Domestic abuse is not a private matter

by Women’s Aid Organisation
As we are in June, WAO did a quick ‘mid-year evaluation’ on domestic abuse cases that were highlighted in the media since the beginning of 2014. Here is what we found:
20 Jan – a man brutally cut his wife’s face after she defied his order not to visit her mother.
9 Feb – a woman died after she was believed to be slashed by her husband after an argument.
4 Mar – a man beat and set his wife on fire because he suspected she had an affair.
6 April – a wife was hit with a belt by her husband because she questioned him about her missing money kept in her handbag.
3 May – a wife and her daughter was locked in a house for nine hours by her angry husband. 
These stories are all too familiar to us. In 2013 alone, 60% of cases that Women’s Aid Organisation (WAO) managed were on the issue of domestic violence. We sheltered 93 women, conducted 89 face-to-face counseling sessions and 1,195 telephone counseling sessions, as well as attended to 77 emails from survivors of domestic violence.
The latest study on domestic violence by the Women’s Development Research Centre (KANITA) of the University Sains Malaysia released last month revealed that there is a 9% prevalence of intimate partner violence against women in Peninsular Malaysia.
Now that we know about the prevalence, what then are the dynamics of domestic violence? The extensive data gathered at WAO provides some insight.
Survivors of domestic violence experienced many forms of abuse. Out of the 93 survivors who sought shelter at WAO, more than 95% were abused physically and psychologically, 52% financially, 49% socially and 35% sexually. The most common form of abuse was being beaten with his hands, being kicked and followed by being beaten with objects.
Who are the abusers, and when did the abuse start? 71% of the survivors were abused by their husband or ex-husband, and 15% were abused by family members. Half of the women said that the abuse started within the first year of marriage and the abuse lasted from 1 to 5 years. It is important to note that 40% of the women said that the abuse happened for no apparent reasons. More than half of the survivors left home only when the situation became unbearable.
It is crucial that we break the ‘cycles of violence.’ Our statistics show that almost 70% of the perpetrators come from families with history of abuse. Research has shown that children who grew up in abusive environments are more likely to be perpetrators or victims of abuse themselves.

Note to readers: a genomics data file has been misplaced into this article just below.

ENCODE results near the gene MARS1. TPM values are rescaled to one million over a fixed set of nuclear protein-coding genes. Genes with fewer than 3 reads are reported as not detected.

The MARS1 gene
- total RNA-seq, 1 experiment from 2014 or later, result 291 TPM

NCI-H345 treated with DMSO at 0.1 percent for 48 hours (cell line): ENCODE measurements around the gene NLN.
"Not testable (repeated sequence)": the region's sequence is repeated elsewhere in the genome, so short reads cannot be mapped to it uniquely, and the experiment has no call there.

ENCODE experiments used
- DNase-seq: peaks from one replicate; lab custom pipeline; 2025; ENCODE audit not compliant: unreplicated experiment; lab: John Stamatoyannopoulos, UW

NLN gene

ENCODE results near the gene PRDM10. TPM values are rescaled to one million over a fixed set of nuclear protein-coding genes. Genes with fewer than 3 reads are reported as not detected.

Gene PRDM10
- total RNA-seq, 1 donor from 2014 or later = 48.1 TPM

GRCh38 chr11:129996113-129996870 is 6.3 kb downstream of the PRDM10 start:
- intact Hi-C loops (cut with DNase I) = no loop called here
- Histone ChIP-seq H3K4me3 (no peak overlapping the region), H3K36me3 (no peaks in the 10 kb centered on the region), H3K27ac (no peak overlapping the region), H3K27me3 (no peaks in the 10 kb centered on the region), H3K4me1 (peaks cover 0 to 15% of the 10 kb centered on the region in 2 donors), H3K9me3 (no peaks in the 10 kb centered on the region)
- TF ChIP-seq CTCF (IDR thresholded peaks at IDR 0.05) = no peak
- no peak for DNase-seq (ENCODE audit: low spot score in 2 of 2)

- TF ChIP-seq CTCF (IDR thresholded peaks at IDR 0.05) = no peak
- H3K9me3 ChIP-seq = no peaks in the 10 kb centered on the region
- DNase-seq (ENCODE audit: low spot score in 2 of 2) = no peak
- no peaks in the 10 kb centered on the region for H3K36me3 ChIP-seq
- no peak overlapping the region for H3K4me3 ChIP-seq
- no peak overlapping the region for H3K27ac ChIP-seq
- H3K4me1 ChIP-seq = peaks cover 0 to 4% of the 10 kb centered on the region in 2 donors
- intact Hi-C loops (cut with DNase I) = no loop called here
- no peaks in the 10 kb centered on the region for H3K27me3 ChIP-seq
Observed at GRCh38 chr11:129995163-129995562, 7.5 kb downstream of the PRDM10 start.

Many women have reached out for help before, with 62% reporting that they have lodged police reports prior to arriving at the shelter. WAO assisted 25 women to apply for Interim Protection Orders. Of these, six applications were unsuccessful due to inefficient authorities.
Survivors often experienced post traumatic stress due to abuse. Thoughts of suicide have crossed the minds of 34 survivors. Out of the 48 residents who have contemplated suicide, close to half have attempted to take their own lives.
These statistics are not merely numbers; there are real faces with stories behind them. We must stop treating domestic abuse as a private matter. Educate our sons to respect women and educate our daughters to expect respect. Stopping abuse is everybody’s responsibility.
To view WAO’s statistics for 2013, please go to http://wao.org.my/file/2013%20Statistics%20FINAL.pdf
* Women’s Aid Organisation (WAO) provides provides social work and counseling services for domestic violence survivors and advocates for women’s human rights. Together, we change lives. Call our counselling line at 03 7956 3488 or SMS TINA at 018 988 8058 if you or someone you know is experiencing abuse. 
* The views expressed in this article are the personal opinion of the columnist.  

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